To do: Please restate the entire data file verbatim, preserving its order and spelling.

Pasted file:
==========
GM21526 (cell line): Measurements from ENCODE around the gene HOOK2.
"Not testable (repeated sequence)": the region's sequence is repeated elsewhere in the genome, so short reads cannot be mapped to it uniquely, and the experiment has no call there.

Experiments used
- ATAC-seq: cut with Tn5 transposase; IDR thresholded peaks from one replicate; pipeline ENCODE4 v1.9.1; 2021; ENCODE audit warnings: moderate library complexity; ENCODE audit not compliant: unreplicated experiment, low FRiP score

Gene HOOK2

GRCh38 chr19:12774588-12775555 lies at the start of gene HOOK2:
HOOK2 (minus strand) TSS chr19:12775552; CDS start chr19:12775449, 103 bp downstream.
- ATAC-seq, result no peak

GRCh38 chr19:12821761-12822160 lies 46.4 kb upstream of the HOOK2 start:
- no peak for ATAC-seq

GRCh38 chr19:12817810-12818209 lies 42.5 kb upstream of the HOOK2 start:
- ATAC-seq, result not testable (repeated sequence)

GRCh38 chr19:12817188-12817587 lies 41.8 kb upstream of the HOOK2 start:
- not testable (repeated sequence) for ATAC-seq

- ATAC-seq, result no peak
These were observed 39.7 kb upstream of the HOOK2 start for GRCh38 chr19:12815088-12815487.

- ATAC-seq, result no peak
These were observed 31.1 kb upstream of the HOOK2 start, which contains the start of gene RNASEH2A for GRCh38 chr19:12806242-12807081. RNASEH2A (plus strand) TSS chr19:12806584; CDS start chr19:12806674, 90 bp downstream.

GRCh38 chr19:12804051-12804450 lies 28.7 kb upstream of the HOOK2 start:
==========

GM21526 (cell line): Measurements from ENCODE around the gene HOOK2.
"Not testable (repeated sequence)": the region's sequence is repeated elsewhere in the genome, so short reads cannot be mapped to it uniquely, and the experiment has no call there.

Experiments used
- ATAC-seq: cut with Tn5 transposase; IDR thresholded peaks from one replicate; pipeline ENCODE4 v1.9.1; 2021; ENCODE audit warnings: moderate library complexity; ENCODE audit not compliant: unreplicated experiment, low FRiP score

Gene HOOK2

GRCh38 chr19:12774588-12775555 lies at the start of gene HOOK2:
HOOK2 (minus strand) TSS chr19:12775552; CDS start chr19:12775449, 103 bp downstream.
- ATAC-seq, result no peak

GRCh38 chr19:12821761-12822160 lies 46.4 kb upstream of the HOOK2 start:
- no peak for ATAC-seq

GRCh38 chr19:12817810-12818209 lies 42.5 kb upstream of the HOOK2 start:
- ATAC-seq, result not testable (repeated sequence)

GRCh38 chr19:12817188-12817587 lies 41.8 kb upstream of the HOOK2 start:
- not testable (repeated sequence) for ATAC-seq

- ATAC-seq, result no peak
These were observed 39.7 kb upstream of the HOOK2 start for GRCh38 chr19:12815088-12815487.

- ATAC-seq, result no peak
These were observed 31.1 kb upstream of the HOOK2 start, which contains the start of gene RNASEH2A for GRCh38 chr19:12806242-12807081. RNASEH2A (plus strand) TSS chr19:12806584; CDS start chr19:12806674, 90 bp downstream.

GRCh38 chr19:12804051-12804450 lies 28.7 kb upstream of the HOOK2 start: